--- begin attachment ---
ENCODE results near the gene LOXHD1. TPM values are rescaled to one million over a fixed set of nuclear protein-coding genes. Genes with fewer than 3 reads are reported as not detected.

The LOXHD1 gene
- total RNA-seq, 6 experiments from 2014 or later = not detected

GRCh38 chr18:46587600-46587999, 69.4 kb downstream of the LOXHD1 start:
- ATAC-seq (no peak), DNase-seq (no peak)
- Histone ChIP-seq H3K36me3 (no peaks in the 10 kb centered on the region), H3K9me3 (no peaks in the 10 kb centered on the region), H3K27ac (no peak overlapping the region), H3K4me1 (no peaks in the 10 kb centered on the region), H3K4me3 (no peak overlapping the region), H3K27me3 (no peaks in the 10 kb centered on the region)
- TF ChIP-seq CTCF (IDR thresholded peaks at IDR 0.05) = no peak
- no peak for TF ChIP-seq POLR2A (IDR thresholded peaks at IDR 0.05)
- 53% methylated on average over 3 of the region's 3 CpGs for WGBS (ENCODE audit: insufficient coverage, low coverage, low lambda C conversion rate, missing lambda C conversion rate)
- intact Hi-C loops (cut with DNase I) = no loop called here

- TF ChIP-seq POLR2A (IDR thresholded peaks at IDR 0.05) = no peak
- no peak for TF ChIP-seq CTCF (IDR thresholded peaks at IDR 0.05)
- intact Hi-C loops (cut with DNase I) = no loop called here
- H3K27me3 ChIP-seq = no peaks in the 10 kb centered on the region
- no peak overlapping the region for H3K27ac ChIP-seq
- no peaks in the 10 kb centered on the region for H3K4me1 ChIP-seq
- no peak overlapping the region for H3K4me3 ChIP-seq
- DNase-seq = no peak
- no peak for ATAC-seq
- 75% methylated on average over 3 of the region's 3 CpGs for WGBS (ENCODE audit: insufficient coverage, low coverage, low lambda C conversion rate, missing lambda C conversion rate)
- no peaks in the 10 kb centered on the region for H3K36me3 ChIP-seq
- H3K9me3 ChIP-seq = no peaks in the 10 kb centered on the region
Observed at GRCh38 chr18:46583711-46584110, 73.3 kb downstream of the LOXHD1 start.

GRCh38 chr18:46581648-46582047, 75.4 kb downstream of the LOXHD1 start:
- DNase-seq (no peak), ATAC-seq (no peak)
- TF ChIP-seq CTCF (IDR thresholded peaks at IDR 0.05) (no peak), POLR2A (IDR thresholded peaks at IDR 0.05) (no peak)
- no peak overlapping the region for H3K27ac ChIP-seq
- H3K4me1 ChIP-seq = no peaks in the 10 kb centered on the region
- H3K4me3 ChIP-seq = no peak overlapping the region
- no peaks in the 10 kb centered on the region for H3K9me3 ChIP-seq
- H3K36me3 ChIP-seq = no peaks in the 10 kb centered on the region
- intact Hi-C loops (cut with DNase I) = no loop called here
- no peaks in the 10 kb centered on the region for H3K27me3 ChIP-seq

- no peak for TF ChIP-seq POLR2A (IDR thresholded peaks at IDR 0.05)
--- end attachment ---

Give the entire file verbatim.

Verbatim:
ENCODE results near the gene LOXHD1. TPM values are rescaled to one million over a fixed set of nuclear protein-coding genes. Genes with fewer than 3 reads are reported as not detected.

The LOXHD1 gene
- total RNA-seq, 6 experiments from 2014 or later = not detected

GRCh38 chr18:46587600-46587999, 69.4 kb downstream of the LOXHD1 start:
- ATAC-seq (no peak), DNase-seq (no peak)
- Histone ChIP-seq H3K36me3 (no peaks in the 10 kb centered on the region), H3K9me3 (no peaks in the 10 kb centered on the region), H3K27ac (no peak overlapping the region), H3K4me1 (no peaks in the 10 kb centered on the region), H3K4me3 (no peak overlapping the region), H3K27me3 (no peaks in the 10 kb centered on the region)
- TF ChIP-seq CTCF (IDR thresholded peaks at IDR 0.05) = no peak
- no peak for TF ChIP-seq POLR2A (IDR thresholded peaks at IDR 0.05)
- 53% methylated on average over 3 of the region's 3 CpGs for WGBS (ENCODE audit: insufficient coverage, low coverage, low lambda C conversion rate, missing lambda C conversion rate)
- intact Hi-C loops (cut with DNase I) = no loop called here

- TF ChIP-seq POLR2A (IDR thresholded peaks at IDR 0.05) = no peak
- no peak for TF ChIP-seq CTCF (IDR thresholded peaks at IDR 0.05)
- intact Hi-C loops (cut with DNase I) = no loop called here
- H3K27me3 ChIP-seq = no peaks in the 10 kb centered on the region
- no peak overlapping the region for H3K27ac ChIP-seq
- no peaks in the 10 kb centered on the region for H3K4me1 ChIP-seq
- no peak overlapping the region for H3K4me3 ChIP-seq
- DNase-seq = no peak
- no peak for ATAC-seq
- 75% methylated on average over 3 of the region's 3 CpGs for WGBS (ENCODE audit: insufficient coverage, low coverage, low lambda C conversion rate, missing lambda C conversion rate)
- no peaks in the 10 kb centered on the region for H3K36me3 ChIP-seq
- H3K9me3 ChIP-seq = no peaks in the 10 kb centered on the region
Observed at GRCh38 chr18:46583711-46584110, 73.3 kb downstream of the LOXHD1 start.

GRCh38 chr18:46581648-46582047, 75.4 kb downstream of the LOXHD1 start:
- DNase-seq (no peak), ATAC-seq (no peak)
- TF ChIP-seq CTCF (IDR thresholded peaks at IDR 0.05) (no peak), POLR2A (IDR thresholded peaks at IDR 0.05) (no peak)
- no peak overlapping the region for H3K27ac ChIP-seq
- H3K4me1 ChIP-seq = no peaks in the 10 kb centered on the region
- H3K4me3 ChIP-seq = no peak overlapping the region
- no peaks in the 10 kb centered on the region for H3K9me3 ChIP-seq
- H3K36me3 ChIP-seq = no peaks in the 10 kb centered on the region
- intact Hi-C loops (cut with DNase I) = no loop called here
- no peaks in the 10 kb centered on the region for H3K27me3 ChIP-seq

- no peak for TF ChIP-seq POLR2A (IDR thresholded peaks at IDR 0.05)